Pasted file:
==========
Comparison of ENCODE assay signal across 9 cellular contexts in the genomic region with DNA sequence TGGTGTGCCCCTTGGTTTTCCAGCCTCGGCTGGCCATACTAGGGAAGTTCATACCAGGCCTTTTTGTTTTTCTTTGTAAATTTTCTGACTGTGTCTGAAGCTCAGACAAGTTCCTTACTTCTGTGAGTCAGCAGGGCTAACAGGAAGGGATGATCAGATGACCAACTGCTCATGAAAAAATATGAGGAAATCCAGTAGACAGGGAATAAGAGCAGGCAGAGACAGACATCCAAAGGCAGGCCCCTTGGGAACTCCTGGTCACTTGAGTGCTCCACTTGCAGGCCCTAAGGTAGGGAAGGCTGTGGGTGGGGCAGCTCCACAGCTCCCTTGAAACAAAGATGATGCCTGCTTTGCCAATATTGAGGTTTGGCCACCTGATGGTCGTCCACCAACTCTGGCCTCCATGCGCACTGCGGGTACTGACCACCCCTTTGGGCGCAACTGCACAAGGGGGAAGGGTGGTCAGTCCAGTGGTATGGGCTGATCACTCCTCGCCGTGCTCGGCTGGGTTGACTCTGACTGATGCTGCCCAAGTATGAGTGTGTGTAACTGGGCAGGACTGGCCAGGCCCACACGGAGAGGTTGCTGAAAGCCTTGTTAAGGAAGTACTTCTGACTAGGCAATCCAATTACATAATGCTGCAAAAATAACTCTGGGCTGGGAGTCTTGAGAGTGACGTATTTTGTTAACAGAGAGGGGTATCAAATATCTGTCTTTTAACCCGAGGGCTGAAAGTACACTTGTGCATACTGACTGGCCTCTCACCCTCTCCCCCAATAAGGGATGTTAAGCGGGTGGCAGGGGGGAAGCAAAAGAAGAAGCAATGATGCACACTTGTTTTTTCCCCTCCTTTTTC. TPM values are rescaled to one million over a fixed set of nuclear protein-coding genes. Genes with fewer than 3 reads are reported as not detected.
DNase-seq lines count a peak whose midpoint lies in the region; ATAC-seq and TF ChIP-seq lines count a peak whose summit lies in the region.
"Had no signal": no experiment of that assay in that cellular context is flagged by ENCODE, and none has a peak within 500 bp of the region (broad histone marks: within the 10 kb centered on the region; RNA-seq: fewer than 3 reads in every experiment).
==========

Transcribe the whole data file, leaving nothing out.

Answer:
Comparison of ENCODE assay signal across 9 cellular contexts in the genomic region with DNA sequence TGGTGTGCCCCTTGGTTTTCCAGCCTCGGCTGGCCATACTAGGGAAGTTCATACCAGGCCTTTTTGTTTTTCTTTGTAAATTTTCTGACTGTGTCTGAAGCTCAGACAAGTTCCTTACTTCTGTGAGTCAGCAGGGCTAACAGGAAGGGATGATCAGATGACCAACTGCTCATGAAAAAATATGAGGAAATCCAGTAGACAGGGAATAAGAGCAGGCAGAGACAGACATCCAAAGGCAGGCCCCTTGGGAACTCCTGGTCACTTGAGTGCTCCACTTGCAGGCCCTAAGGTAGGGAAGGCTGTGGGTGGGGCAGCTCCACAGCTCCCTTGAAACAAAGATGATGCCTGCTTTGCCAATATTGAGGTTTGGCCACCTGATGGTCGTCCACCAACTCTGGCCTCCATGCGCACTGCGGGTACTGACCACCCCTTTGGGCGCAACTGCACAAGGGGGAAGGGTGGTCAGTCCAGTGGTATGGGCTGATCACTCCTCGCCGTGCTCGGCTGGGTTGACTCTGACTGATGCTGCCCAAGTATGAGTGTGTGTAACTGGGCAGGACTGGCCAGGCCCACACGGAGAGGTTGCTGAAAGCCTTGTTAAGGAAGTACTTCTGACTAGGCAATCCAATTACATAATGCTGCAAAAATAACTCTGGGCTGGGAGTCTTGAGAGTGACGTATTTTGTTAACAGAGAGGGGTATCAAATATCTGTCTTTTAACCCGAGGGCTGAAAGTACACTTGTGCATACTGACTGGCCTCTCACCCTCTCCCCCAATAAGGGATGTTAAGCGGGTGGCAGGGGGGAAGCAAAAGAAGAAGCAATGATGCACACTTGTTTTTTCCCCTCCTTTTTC. TPM values are rescaled to one million over a fixed set of nuclear protein-coding genes. Genes with fewer than 3 reads are reported as not detected.
DNase-seq lines count a peak whose midpoint lies in the region; ATAC-seq and TF ChIP-seq lines count a peak whose summit lies in the region.
"Had no signal": no experiment of that assay in that cellular context is flagged by ENCODE, and none has a peak within 500 bp of the region (broad histone marks: within the 10 kb centered on the region; RNA-seq: fewer than 3 reads in every experiment).